The second approach is to swim with the tide, and take the view that generational changes are here to stay. This doesn’t mean abandoning the idea of organizational culture or accepting relationships as purely transactional. But it does involve a new way of thinking about culture.

Consider Netflix, whose services have been in high demand in recent months. By any measure, Netflix is a very successful company—one dollar invested in Netflix stock in 2002, when the company went public, was worth more than $500 in October 2020. Netflix’s mission is to change the way people consume video entertainment. Its strategy is innovation—not one-off, but constant innovation. Netflix attributes its success to its unique culture, described in the Netflix Culture Deck.

Netflix hires only the most talented individuals and pays well above market rates. Employees are encouraged to determine their own market value by talking to recruiters and peers at other companies; Netflix will usually match or exceed that pay. Retention is decided by its “Keeper Test". Managers ask themselves: “If this employee told me they were leaving for a similar job at a peer company, how hard would I fight to keep them?" If the answer is “Not very hard", that employee is let go. Ironically, the creator of the Netflix Culture Deck, human resources head Patty McCord, was herself let go in 2012 after 14 years at the company.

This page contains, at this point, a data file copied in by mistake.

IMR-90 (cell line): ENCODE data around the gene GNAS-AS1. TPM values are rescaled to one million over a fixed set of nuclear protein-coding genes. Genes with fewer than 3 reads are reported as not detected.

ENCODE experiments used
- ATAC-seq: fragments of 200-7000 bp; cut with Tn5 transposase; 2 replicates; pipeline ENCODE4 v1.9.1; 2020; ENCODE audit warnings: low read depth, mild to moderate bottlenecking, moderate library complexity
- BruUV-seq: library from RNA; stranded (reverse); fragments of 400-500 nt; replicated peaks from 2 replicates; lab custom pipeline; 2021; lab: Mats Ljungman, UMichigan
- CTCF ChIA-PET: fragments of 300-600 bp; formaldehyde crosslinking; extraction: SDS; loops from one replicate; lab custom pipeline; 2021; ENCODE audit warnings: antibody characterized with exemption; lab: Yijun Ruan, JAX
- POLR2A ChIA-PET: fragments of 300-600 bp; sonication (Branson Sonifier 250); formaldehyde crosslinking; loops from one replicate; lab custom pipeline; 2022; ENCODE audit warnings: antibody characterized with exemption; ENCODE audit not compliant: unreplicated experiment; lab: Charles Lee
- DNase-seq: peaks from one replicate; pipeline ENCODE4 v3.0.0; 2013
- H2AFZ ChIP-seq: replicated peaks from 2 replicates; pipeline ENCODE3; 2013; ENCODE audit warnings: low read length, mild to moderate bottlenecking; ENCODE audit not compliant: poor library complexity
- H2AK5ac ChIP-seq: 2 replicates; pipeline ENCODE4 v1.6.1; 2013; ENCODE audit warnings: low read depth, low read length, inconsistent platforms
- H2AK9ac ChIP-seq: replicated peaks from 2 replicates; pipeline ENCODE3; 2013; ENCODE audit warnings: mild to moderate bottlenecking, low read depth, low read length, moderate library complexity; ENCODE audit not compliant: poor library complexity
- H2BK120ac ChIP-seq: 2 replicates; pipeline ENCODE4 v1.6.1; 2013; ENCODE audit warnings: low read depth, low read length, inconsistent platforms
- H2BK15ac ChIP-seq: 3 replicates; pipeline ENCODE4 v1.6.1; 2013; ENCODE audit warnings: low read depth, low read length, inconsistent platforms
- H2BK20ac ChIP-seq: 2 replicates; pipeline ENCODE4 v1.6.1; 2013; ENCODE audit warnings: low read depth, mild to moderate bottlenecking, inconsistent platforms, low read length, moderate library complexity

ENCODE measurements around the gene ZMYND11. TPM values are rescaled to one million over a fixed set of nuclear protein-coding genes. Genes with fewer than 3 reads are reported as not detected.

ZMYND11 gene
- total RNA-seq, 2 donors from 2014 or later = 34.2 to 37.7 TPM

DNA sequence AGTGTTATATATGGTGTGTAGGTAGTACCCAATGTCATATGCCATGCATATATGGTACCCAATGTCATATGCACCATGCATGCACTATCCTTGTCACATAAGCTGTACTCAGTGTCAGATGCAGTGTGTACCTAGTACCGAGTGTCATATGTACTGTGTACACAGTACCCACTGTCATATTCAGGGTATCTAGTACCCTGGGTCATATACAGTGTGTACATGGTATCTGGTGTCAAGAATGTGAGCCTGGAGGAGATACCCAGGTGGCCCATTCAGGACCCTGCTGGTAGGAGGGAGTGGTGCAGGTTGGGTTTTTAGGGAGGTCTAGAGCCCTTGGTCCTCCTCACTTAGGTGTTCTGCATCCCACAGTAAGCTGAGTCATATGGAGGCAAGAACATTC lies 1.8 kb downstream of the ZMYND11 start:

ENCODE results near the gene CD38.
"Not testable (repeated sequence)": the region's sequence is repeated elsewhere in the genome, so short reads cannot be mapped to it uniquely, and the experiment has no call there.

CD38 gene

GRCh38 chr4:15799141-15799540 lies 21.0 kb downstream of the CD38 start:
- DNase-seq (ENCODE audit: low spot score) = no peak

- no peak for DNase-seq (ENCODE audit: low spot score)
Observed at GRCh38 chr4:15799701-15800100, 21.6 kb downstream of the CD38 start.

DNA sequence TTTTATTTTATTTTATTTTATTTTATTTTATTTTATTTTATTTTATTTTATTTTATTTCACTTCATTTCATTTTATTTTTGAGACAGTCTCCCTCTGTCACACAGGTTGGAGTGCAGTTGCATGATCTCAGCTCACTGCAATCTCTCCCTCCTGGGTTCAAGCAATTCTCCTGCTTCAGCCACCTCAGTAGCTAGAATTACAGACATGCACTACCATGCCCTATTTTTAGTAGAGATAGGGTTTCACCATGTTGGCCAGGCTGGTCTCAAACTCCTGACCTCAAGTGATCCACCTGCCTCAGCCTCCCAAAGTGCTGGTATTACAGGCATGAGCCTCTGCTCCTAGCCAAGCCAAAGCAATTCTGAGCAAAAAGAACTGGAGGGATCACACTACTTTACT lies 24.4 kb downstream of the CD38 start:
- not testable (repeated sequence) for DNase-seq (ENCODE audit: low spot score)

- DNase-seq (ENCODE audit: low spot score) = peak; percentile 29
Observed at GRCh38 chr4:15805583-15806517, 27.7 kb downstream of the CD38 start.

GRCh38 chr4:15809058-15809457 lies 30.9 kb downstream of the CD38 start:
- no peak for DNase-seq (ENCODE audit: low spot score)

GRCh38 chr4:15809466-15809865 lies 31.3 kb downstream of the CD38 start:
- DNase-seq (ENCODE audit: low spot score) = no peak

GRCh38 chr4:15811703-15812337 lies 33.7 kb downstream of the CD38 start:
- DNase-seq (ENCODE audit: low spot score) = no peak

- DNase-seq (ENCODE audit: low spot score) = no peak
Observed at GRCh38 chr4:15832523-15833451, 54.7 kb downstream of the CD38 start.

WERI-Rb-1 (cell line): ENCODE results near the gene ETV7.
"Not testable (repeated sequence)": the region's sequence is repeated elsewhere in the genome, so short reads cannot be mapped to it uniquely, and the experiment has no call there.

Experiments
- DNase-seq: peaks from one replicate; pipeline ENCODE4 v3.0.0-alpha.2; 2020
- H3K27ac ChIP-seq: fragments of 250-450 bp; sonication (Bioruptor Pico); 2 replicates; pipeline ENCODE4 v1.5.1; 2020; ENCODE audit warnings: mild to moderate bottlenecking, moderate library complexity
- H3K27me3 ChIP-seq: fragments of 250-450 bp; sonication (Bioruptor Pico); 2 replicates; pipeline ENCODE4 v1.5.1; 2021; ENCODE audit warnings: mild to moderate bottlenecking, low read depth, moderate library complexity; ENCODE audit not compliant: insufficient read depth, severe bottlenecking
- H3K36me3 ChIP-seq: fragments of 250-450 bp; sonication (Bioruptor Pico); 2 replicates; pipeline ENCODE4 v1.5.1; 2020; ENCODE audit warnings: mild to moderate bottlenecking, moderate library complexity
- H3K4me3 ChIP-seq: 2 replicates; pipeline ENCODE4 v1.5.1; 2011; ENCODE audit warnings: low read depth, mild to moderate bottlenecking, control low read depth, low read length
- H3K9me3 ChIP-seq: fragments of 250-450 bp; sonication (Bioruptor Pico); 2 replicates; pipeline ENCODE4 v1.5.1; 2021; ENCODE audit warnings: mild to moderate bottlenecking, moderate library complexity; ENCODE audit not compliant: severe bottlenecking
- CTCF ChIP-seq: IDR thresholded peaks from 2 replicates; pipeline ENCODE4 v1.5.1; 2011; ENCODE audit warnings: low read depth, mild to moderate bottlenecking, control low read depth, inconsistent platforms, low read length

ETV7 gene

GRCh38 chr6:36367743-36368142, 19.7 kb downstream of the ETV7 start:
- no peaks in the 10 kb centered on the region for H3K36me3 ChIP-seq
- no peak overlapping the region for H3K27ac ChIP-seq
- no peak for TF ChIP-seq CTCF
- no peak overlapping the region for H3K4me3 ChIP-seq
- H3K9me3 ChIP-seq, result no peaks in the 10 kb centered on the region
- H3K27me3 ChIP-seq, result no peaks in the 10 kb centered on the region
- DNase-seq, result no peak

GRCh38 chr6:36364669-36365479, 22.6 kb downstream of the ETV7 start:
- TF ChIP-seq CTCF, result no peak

Netflix’s culture leaves no room for mediocre or low performers. Employees know that their “connect" with the company is meaningful as long as they are high-performing contributors to Netflix’s mission. This connect is objective rather than emotional. One senior executive has described it this way: “We are a team, not a family."

Judging from our recent conversations with CEOs, this latter approach is less common. CEOs believe that it is critical for employees to connect emotionally with their companies and develop meaningful friendships at work, especially if working remotely. Given that CEOs themselves are deeply connected to their company’s mission and strategy, they often struggle to understand the mindset of a younger generation of employees who could be working at Google today and Facebook tomorrow. Most CEOs—Reed Hastings of Netflix included—can’t wait for the pandemic to get over and have their employees back in the office.

Today’s CEOs must now decide whether to swim against the tide or with it. In either case, they must swim hard. Building an organizational culture, whether in its traditional or Netflixesque form, continues to be their best hope for delivering long-term results.

Kapil Viswanathan & Vijay Govindarajan are, respectively, chairman of the executive committee of Krea University, and Coxe distinguished professor at Dartmouth’s Tuck School of Business